Having walked through the Wheel of Science and given an overview of the process of science, we now turn to addressing some of the building blocks that help us move between theory and hypotheses to observation. Once our theories are formalized into testable hypotheses, we need to take a closer look at the variables including expanding on what variables are (versus constants), what we mean by “variance,” and how to operationalize variables and to recognize levels of measurement.


The primary task of social science is to explain the connection between concepts. We’ve explained that theory allows us to link concepts and that this theoretical pairing is formalized into hypotheses that state relationships between the concepts—how one concept impacts another concept (e.g., we expect that higher levels of education lead to higher levels of income). In order to test our hypotheses, we need to operationalize our concepts—finding indicators that measure concepts. Let’s revisit the relationship between education and income.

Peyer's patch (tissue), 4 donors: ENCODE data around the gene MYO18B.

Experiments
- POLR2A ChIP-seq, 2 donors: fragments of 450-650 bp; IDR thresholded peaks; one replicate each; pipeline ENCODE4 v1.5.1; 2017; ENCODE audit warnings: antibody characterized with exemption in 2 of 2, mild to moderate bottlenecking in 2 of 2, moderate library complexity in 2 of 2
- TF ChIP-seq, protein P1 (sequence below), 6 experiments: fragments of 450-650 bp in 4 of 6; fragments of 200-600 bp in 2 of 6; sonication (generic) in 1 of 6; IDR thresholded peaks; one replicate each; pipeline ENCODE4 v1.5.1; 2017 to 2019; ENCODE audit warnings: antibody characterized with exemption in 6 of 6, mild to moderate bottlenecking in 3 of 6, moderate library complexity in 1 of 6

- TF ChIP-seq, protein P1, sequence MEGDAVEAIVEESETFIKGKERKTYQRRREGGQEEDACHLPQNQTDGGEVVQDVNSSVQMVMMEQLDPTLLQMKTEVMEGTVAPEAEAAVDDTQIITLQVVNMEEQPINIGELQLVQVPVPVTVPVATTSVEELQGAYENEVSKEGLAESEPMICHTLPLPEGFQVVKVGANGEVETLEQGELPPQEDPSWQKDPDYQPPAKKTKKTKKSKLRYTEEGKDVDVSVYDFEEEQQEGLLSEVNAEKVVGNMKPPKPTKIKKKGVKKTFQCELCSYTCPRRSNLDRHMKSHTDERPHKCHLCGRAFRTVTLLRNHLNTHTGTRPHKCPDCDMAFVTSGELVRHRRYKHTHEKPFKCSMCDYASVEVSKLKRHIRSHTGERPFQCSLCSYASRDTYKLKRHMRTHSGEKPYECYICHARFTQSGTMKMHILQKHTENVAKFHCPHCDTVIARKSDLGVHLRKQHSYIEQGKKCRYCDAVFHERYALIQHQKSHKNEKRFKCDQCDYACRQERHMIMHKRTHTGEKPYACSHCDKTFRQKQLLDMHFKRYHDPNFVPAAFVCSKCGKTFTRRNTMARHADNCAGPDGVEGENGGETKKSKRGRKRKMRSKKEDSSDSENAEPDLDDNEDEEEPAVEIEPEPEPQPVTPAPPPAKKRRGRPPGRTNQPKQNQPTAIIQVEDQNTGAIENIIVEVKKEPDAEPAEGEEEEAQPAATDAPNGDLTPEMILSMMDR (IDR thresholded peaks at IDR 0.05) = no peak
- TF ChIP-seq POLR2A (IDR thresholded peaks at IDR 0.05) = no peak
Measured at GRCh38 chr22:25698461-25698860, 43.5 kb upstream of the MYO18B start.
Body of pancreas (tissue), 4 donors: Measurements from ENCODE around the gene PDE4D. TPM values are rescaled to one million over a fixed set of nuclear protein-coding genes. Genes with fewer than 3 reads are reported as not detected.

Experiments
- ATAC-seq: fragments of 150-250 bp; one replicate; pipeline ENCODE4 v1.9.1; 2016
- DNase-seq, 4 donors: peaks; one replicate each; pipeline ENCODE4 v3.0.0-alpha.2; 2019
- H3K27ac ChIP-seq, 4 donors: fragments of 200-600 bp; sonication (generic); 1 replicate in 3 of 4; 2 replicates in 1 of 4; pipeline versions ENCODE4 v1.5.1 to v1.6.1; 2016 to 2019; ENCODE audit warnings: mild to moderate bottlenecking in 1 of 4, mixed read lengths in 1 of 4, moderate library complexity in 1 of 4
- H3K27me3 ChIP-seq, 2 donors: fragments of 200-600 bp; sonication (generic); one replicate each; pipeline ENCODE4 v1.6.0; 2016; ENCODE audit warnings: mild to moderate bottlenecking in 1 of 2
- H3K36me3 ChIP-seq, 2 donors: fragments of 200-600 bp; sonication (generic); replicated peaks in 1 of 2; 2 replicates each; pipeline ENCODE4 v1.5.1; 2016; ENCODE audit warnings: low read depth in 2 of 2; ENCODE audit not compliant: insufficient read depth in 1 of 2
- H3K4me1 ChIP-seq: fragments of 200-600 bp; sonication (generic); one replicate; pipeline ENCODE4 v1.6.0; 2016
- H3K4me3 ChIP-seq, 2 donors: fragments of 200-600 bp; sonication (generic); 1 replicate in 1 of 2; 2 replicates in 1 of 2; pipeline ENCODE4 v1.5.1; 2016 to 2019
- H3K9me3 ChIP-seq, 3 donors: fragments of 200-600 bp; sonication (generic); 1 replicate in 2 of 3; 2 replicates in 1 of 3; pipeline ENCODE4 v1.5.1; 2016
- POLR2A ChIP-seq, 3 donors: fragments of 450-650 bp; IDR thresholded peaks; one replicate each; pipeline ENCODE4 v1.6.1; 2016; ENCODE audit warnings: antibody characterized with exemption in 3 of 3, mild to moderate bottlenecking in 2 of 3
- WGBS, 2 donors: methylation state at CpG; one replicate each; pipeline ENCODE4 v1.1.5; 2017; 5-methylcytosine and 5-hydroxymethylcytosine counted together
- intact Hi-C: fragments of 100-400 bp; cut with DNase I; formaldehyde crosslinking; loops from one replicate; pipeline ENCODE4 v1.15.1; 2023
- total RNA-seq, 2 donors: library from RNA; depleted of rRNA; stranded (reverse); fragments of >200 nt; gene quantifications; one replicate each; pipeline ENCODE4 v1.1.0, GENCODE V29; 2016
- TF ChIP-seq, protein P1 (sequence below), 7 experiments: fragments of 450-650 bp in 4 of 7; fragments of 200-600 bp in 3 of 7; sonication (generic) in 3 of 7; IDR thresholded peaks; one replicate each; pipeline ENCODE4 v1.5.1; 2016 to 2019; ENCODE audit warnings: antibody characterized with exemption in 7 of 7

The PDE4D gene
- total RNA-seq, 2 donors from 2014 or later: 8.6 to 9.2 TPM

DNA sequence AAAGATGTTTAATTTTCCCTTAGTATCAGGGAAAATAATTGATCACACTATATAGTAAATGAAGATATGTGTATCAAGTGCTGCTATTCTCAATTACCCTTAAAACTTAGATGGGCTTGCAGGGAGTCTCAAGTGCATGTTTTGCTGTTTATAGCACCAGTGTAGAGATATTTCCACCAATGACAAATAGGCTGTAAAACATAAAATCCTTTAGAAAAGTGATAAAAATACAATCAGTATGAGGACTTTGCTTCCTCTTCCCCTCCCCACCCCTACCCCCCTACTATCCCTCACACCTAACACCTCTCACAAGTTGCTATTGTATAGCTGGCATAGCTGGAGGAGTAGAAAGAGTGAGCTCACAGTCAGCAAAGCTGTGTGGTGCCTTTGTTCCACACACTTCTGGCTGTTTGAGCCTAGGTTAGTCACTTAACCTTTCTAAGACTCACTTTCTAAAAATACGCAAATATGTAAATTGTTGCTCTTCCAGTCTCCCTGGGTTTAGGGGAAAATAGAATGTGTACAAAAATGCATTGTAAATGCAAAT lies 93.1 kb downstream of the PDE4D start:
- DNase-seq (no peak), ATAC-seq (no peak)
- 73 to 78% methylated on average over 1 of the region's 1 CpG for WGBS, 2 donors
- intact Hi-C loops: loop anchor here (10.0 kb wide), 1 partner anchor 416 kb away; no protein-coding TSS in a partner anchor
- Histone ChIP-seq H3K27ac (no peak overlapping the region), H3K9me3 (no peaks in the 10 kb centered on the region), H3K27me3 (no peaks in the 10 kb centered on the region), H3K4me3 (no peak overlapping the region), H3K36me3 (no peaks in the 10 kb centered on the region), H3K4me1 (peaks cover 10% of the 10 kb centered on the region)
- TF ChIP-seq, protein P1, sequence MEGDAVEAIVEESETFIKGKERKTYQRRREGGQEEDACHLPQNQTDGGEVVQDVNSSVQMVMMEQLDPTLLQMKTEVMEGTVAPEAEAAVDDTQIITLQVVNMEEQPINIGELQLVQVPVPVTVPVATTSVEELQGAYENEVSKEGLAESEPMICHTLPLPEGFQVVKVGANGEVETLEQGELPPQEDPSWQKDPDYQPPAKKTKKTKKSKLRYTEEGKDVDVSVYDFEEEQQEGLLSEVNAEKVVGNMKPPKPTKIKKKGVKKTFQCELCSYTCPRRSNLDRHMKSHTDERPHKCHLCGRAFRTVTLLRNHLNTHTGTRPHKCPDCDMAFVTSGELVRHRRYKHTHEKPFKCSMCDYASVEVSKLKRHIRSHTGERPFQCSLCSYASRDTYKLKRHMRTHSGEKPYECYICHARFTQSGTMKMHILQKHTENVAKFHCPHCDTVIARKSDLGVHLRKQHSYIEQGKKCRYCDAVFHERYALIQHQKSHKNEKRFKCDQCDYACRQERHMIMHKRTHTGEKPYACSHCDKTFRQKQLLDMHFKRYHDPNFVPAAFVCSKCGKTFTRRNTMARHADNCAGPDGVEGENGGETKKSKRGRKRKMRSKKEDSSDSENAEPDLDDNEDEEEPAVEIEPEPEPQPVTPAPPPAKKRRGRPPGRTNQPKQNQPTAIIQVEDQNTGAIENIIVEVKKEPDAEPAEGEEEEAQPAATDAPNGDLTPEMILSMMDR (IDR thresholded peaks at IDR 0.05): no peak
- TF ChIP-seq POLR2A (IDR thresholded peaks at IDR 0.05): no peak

Operationalizing concepts simply means that we find variables (measures) of the concepts. If we are interested in operationalizing education and income, we could turn to a national survey (like we did in Chapter 1) and look for variables that measure “education” like “What is the highest level of education you have completed?” and “What was your total family income before taxes last year?” to measure “income.” These ...

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